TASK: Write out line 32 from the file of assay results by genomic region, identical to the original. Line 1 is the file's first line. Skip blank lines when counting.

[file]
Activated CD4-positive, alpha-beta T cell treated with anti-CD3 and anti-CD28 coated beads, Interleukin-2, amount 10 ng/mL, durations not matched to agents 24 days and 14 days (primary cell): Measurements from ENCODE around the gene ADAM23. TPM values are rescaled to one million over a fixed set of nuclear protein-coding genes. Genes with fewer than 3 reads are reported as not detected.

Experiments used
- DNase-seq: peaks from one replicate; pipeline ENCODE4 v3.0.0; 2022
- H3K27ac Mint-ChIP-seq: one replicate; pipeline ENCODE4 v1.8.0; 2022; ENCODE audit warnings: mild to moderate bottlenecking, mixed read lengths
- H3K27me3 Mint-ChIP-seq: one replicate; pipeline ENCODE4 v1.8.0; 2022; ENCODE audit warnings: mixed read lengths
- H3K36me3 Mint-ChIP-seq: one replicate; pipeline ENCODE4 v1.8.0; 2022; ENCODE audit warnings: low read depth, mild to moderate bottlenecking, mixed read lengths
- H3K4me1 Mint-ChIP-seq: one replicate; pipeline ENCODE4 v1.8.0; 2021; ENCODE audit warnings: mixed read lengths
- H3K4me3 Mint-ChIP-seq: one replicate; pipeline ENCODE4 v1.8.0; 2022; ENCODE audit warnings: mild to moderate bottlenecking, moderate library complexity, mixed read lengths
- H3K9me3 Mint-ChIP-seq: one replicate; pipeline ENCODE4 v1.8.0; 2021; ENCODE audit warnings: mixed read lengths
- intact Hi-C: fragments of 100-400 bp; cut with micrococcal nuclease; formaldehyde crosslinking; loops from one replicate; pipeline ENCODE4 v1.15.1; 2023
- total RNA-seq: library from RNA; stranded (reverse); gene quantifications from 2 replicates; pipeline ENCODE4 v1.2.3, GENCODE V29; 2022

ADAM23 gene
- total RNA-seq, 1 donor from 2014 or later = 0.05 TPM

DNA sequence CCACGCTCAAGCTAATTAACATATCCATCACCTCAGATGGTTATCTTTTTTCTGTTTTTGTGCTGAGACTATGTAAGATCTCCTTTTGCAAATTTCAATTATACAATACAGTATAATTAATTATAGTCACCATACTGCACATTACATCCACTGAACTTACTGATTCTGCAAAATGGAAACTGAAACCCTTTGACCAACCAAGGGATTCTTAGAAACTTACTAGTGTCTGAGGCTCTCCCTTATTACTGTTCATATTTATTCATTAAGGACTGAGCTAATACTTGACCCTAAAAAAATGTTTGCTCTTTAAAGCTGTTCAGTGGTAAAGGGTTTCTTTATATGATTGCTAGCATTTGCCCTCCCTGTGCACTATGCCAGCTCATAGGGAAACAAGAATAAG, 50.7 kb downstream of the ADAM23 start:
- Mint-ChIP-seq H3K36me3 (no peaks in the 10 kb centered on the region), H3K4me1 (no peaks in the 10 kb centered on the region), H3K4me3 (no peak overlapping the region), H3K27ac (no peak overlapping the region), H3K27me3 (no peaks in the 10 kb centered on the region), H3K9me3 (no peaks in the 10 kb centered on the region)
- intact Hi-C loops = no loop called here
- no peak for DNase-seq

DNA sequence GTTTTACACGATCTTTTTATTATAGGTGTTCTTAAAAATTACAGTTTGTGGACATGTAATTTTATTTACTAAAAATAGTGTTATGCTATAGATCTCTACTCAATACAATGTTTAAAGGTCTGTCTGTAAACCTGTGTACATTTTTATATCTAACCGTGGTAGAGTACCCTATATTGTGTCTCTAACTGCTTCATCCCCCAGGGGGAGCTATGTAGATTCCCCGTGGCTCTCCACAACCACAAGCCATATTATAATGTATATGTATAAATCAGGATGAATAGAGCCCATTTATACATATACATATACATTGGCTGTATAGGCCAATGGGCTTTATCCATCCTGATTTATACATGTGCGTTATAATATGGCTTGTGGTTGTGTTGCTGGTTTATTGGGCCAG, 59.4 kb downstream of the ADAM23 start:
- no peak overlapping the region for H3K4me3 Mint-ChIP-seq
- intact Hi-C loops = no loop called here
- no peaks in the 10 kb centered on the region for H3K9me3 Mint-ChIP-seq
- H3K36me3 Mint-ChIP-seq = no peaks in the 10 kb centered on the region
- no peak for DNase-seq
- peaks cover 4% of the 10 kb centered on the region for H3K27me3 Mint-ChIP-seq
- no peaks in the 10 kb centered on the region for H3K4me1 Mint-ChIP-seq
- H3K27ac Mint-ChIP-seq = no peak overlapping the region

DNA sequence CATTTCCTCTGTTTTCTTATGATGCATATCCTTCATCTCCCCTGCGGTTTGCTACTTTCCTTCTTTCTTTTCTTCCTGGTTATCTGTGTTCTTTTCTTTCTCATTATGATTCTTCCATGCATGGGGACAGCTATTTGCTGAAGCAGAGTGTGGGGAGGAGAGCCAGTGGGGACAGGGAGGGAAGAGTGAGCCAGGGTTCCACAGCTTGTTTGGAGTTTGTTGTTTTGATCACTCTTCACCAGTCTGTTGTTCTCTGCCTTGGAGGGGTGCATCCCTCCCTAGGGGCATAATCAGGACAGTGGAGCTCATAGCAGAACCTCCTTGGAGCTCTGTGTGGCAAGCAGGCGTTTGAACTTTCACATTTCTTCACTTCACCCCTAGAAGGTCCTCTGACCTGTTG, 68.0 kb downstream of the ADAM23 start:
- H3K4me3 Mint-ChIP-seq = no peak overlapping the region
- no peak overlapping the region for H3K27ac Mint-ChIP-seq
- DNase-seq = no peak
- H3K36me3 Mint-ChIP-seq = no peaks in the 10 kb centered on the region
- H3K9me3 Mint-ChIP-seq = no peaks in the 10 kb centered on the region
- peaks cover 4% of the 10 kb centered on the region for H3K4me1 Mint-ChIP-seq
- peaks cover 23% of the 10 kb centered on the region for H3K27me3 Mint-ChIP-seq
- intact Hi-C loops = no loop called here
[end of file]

- H3K9me3 Mint-ChIP-seq = no peaks in the 10 kb centered on the region